Why is SMTP used?

The Simple Mail Transfer Protocol (SMTP) is the standard protocol for sending emails across the internet. There are several key reasons why SMTP is widely used.

Why is SMTP used?

Reliability

SMTP is built to be a reliable way to deliver emails. Key features that enable this include:

  • Retries – If a message fails to send for some reason, SMTP will queue it and retry sending it later automatically. This prevents emails getting “lost.”
  • Error handling – SMTP has defined error codes that help identify issues and ensure errors get handled properly.
  • Spooling – Email servers spool messages until they can be processed and sent. This prevents overflow or loss of messages at times of high volume.

Interoperability

SMTP enables interoperability between email servers and clients:

  • It allows emails to be exchanged between different mail servers, regardless of underlying system or software.
  • Clients can connect to any SMTP server to send emails. There is no restriction or need for specialized software.
  • The protocol can be implemented on any platform or programming language.

This gives complete flexibility in terms of components in an email system.

Established infrastructure

Because SMTP has been widely adopted for 40+ years, there is established infrastructure and systems in place supporting it:

  • Global DNS MX records to route mail between domains.
  • Server software like Sendmail and Postfix manage SMTP transactions.
  • Filtering software like SpamAssassin help block spam and viruses.
  • End-to-end encryption tools like TLS provide security.

No need to reinvent the wheel

SMTP has withstood the test of time and does its job of delivering emails reliably. Re-inventing this wheel serves little purpose when current infrastructure works well:

  • New protocols take significant effort to gain adoption.
  • Trillions of emails flow over SMTP annually, with established management tools.
  • Admins and developers know how to manage, secure and optimize SMTP delivery.

Flexibility

SMTP is simply responsible for message transfers between mail servers. It has no requirement as to email structure, content, or meta information. This gives developers complete flexibility in terms of what email can convey beyond just text. MIME extensions allow encoding attachments, images, and rich content.

This combination of reliability, ubiquity, infrastructure maturity, and flexibility is why SMTP remains the go-to protocol for email delivery after 40+ years of service.

How does SMTP work?

At a high level, this is the overall workflow of sending an email via SMTP:

  1. Email client connects to a mail server using SMTP and sends the sender, recipients, and message content.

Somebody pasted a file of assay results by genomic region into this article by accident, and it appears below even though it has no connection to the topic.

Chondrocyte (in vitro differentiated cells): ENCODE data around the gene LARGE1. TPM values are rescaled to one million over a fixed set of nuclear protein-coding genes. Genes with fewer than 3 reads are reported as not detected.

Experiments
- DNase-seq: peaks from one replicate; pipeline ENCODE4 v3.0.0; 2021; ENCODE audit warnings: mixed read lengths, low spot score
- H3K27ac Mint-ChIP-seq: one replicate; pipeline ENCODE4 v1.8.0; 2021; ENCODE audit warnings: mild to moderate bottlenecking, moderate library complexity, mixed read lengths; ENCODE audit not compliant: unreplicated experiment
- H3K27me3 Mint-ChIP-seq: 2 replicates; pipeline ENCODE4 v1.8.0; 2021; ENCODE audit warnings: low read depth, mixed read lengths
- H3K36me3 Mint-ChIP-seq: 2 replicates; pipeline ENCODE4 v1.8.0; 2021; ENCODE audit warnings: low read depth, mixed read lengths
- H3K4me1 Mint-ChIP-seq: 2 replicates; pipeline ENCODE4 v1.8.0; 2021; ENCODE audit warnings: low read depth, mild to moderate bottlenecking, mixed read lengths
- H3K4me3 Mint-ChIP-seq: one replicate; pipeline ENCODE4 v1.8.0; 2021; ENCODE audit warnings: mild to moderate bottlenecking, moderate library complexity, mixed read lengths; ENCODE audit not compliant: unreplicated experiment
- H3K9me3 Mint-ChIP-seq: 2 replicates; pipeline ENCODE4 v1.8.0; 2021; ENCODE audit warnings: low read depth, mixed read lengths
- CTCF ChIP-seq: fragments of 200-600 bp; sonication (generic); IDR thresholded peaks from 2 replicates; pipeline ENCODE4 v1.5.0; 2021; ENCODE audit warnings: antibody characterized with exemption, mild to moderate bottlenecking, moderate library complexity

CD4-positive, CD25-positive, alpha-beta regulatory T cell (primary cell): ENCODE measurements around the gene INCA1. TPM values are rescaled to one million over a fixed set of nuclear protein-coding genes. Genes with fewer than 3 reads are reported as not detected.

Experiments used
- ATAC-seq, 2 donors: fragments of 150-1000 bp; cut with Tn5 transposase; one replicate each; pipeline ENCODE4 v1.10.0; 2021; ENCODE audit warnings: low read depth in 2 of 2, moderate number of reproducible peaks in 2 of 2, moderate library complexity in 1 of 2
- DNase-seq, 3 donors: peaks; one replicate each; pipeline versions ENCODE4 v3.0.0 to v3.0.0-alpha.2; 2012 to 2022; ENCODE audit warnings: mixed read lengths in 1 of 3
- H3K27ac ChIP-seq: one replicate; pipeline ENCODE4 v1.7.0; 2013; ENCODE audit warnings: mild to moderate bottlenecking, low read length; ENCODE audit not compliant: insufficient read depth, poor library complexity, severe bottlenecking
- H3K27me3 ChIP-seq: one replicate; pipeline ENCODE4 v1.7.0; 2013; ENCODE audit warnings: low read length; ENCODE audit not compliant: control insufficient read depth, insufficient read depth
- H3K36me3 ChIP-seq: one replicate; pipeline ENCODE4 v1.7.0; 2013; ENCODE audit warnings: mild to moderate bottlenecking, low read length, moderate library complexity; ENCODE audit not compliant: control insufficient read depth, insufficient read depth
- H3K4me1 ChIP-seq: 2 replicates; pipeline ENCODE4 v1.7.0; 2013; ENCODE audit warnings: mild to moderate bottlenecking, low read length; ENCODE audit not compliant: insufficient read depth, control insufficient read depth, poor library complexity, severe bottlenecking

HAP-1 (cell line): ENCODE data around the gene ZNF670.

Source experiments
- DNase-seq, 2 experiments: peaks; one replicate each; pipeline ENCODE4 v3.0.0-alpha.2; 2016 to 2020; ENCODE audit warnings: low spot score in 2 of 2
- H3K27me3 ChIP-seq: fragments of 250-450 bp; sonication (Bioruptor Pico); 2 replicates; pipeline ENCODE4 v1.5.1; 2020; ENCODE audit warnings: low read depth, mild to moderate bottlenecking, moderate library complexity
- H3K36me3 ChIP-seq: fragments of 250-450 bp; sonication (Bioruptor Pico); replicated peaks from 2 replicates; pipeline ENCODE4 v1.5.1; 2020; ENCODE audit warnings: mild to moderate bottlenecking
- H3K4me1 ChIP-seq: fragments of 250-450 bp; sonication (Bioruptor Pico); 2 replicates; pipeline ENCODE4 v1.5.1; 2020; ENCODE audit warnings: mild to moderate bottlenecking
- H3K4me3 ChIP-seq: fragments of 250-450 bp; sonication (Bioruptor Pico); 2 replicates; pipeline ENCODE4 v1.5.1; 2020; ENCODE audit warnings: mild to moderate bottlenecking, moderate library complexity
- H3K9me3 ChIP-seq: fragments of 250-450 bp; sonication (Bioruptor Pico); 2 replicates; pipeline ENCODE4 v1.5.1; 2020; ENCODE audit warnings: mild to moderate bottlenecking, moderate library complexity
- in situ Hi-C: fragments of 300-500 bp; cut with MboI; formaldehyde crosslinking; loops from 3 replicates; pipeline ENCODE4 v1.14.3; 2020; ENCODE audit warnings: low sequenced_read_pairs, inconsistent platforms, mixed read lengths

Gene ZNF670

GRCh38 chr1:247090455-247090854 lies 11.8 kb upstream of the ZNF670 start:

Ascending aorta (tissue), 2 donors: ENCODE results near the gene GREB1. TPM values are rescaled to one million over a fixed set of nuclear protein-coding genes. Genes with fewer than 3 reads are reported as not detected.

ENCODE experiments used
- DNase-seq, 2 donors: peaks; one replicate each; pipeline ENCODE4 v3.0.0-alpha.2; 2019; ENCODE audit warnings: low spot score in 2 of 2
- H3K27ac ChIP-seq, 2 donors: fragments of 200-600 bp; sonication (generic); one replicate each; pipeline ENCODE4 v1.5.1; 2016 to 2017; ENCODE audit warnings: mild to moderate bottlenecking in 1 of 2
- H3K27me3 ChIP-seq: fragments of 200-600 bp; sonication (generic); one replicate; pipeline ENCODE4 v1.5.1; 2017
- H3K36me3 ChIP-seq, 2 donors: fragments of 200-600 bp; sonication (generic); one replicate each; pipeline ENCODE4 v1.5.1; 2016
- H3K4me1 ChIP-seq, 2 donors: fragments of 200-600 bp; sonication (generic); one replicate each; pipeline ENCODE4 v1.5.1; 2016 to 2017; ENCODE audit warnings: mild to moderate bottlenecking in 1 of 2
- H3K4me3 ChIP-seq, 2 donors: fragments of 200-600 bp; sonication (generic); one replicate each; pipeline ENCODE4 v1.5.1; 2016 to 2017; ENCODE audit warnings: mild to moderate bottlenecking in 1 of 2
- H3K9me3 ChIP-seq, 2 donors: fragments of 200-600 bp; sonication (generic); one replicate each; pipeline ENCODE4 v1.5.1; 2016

2. Mail server determines where to relay incoming messages based on destination domain.
  3. Server looks up the MX record of each recipient domain.
  4. Connects via SMTP to deliver each message to correct mail server.
  5. Recipient mail server receives and stores message in appropriate mail folder.
  6. Recipient can access the email using protocols like IMAP or POP3.

Breaking this down into more detail:

SMTP handshake

The SMTP client initiates a TCP connection to port 25 of the server to establish an SMTP session:

  1. Client > HELO mydomain.com
  2. Server > 250 Hello mydomain.com, I am mail.mydomain.com

This handshake verifies :

  • SMTP server is listening and reachable.
  • Client domain has a valid MX record.
  • Server is ready for bi-directional communication.

Mail transaction

With the session active, here is typical transaction:

  1. Client > MAIL FROM: [email protected]
  2. Server > 250 Sender address accepted
  3. Client > RCPT TO: [email protected]
  4. Server > 250 Recipient address accepted
  5. Client > DATA
  6. Server > 354 Start mail content
  7. Client sends formatted email including headers and body.
  8. Client > . (signals end of message)
  9. Server > 250 Message received OK

This transaction ensures:

  • Valid sender with authorization to use sending domain
  • Existence of recipient address
  • Relaying only after validation checks pass
  • Sending the formatted email content

Message routing

If the recipient is for a domain hosted on that SMTP server, it will deliver it to their mailbox directly.

Otherwise, route determination kicks in:

  • Based on the recipient address domain, DNS MX lookup retrieves the server for that domain.
  • Connection is opened to that SMTP server to relay/transfer the message.
  • On success, receiver sends acceptance response.

This routing allows delivery across domains and internet.

Message retrieval

For end user access, mailbox server provides IMAP and POP3 access protocols to download messages from a mailbox folder to an email client.

So in summary, SMTP handles server to server message transfers, while IMAP and POP handle client access.

SMTP architecture

It helps understand SMTP by visualizing how the different mail components connect:

  • Clients connect to mailbox servers to submit outgoing emails via SMTP.
  • Clients then use IMAP/POP to receive messages from these servers.
  • Mailbox servers use DNS records to route outgoing mail.
  • MTAs / Mail Transfer Agents act as SMTP relay servers between mailbox servers.
  • Routing can involve multiple hops via MTAs to reach the destination mail server.
  • This separates submission, access and routing into modular components.

So while users only see mail client submit and receive messages, there are backend transfers between mail servers to facilitate delivery over SMTP.

Alternatives to SMTP

Given its long history and entrenchment, SMTP is hard to replace broadly. But limitations have led to alternative proposals: